The Center for Excellence in Learning and Teaching (CELT) has hired two new faculty fellows.
Clark Coffman and Rob Whitehead have different responsibilities within CELT, as they are the newest faculty fellows.
Coffman, an associate professor in genetics, development and cell biology, is CELT's graduate student and postdoctoral professional development faculty fellow, and Whitehead, an associate professor in architecture, is the high-impact practices fellow. Both of the appointments are half-time and began this summer, lasting three and two years, respectively.
Whitehead's role centers around three initiatives: service learning, project-based learning and open educational resources.
Service-learning curriculum incorporates community service into course instruction.
"Service learning happens across all of the colleges in many different ways, but currently there is no common way to designate what courses are service-learning courses," Whitehead said. "One of my responsibilities is to get a group of people together who are doing service learning around campus and try to have us teach and learn from each other."
Whitehead also is coordinating project-based learning, focusing on different ways courses or activities can be taught.
"It is essentially the idea of brainstorming, testing and implementing," Whitehead said. "This happens all over in architecture, engineering, ag and business. It often happens in capstone classes all around campus, but before this fellowship, there was no common practice."
In addition, Whitehead will serve as CELT's lead on open educational resources, which includes the Miller Open Education Mini-Grants.
Coffman directs CELT's four-course preparing future faculty program designed for graduate and postdoctoral students pursuing faculty careers. Participants are aided throughout the process by self-chosen faculty mentors who are not their thesis advisers.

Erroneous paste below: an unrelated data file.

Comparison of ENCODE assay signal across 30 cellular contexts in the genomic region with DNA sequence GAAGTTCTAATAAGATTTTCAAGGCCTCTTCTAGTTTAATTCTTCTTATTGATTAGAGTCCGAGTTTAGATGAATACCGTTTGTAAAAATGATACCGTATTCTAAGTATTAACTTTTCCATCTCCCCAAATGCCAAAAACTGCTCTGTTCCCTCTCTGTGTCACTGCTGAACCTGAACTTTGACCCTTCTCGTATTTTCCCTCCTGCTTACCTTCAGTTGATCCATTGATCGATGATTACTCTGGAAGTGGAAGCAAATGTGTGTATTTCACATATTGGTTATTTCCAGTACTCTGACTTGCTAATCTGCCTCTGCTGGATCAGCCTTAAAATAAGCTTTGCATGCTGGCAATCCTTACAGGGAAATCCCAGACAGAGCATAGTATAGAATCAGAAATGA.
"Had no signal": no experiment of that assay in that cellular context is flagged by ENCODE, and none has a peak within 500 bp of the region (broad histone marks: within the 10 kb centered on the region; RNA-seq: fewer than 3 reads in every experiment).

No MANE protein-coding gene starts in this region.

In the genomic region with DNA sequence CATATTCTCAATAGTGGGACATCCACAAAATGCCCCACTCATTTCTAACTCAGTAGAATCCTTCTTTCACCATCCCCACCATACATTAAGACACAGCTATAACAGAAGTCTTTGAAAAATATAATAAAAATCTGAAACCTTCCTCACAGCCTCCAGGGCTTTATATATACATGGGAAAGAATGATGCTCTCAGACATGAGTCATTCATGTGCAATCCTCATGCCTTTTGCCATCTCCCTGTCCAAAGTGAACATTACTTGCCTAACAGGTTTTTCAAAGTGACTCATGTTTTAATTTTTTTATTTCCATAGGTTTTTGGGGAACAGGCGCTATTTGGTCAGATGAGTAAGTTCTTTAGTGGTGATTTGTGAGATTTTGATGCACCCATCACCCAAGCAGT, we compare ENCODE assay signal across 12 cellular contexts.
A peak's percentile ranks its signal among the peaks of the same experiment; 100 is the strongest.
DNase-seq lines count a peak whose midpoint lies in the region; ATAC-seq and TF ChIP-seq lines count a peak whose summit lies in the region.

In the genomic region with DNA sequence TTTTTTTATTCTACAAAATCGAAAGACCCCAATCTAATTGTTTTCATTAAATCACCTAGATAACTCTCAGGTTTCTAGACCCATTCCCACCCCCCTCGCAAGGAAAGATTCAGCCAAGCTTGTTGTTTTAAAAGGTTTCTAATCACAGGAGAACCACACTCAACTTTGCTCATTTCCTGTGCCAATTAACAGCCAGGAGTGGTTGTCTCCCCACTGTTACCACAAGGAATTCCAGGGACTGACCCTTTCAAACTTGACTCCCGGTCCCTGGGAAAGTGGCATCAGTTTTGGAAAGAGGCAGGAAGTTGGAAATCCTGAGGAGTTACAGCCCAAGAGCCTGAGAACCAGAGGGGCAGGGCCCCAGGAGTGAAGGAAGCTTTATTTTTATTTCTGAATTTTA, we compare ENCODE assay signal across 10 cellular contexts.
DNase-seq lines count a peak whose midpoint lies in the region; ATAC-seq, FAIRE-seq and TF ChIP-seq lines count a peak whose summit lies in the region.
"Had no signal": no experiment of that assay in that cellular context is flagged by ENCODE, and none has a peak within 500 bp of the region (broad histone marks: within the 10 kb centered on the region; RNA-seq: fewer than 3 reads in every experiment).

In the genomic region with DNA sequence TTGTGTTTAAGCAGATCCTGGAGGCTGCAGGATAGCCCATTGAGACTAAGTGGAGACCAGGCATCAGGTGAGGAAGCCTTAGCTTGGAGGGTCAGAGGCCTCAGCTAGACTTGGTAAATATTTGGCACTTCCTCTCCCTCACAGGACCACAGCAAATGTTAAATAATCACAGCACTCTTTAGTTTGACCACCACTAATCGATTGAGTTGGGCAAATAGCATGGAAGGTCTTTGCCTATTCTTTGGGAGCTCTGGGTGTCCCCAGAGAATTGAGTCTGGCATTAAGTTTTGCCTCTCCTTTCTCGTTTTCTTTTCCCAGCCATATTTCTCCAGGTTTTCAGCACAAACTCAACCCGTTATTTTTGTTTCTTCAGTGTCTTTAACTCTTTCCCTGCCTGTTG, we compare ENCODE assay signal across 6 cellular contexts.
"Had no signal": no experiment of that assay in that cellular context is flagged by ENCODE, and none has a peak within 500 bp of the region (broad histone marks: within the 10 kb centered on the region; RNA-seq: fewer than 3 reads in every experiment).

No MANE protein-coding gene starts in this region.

The first semester-long course covers the expectations of what faculty encounter at different institutions, from community colleges to top research universities. Participants create and edit cover letters, research statements and vitae.
"We have faculty panels come in from a whole spectrum of institutions and talk about what faculty life is like, what the promotion and tenure process is like and how to put together an application," Coffman said. "We tell the students this course really is about finding your fit."
The next course continues work on job materials, such as diversity statements, but shifts focus to pedagogy. The third class provides teaching experience that could include teaching a section of a mentor's course. The final class is an independent study that can range from preparing research grants to portfolio development.
The program could be completed in a semester and a half, as some courses can be taken simultaneously.
Participants who complete the first two courses earn the designation of a preparing future faculty associate. Those who complete three courses are fellows, while finishing all four earns them the label of scholar. The levels of distinction can be beneficial when trying to land a first job.
Seventy students enrolled in the first course this fall. Coffman is assisted by CELT program coordinator Karen Bovenmyer, who has helped guide 961 students through the program since its inception in 2002.
Coffman and Bovenmyer also work closely with the Center for the Integration of Research, Teaching, and Learning (CIRTL) on campus, a national program focused on effective teaching practices in higher education.
Coffman also collaborates with the School of Education's graduate student teaching certificate program aimed at graduate students looking to become professors.